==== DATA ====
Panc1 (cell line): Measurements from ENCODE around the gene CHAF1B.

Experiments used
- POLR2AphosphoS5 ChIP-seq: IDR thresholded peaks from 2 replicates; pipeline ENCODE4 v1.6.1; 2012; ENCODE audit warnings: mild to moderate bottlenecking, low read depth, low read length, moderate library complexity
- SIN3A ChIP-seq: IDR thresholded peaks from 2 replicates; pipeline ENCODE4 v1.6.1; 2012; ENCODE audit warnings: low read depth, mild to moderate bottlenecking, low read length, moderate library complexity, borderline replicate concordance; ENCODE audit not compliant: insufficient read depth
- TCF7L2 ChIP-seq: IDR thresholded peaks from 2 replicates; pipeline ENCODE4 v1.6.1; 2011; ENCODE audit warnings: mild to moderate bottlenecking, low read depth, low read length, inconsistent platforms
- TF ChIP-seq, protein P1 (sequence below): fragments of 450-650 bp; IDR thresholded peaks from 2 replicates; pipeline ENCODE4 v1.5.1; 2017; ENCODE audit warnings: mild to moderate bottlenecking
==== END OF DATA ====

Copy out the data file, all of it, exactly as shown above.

Panc1 (cell line): Measurements from ENCODE around the gene CHAF1B.

Experiments used
- POLR2AphosphoS5 ChIP-seq: IDR thresholded peaks from 2 replicates; pipeline ENCODE4 v1.6.1; 2012; ENCODE audit warnings: mild to moderate bottlenecking, low read depth, low read length, moderate library complexity
- SIN3A ChIP-seq: IDR thresholded peaks from 2 replicates; pipeline ENCODE4 v1.6.1; 2012; ENCODE audit warnings: low read depth, mild to moderate bottlenecking, low read length, moderate library complexity, borderline replicate concordance; ENCODE audit not compliant: insufficient read depth
- TCF7L2 ChIP-seq: IDR thresholded peaks from 2 replicates; pipeline ENCODE4 v1.6.1; 2011; ENCODE audit warnings: mild to moderate bottlenecking, low read depth, low read length, inconsistent platforms
- TF ChIP-seq, protein P1 (sequence below): fragments of 450-650 bp; IDR thresholded peaks from 2 replicates; pipeline ENCODE4 v1.5.1; 2017; ENCODE audit warnings: mild to moderate bottlenecking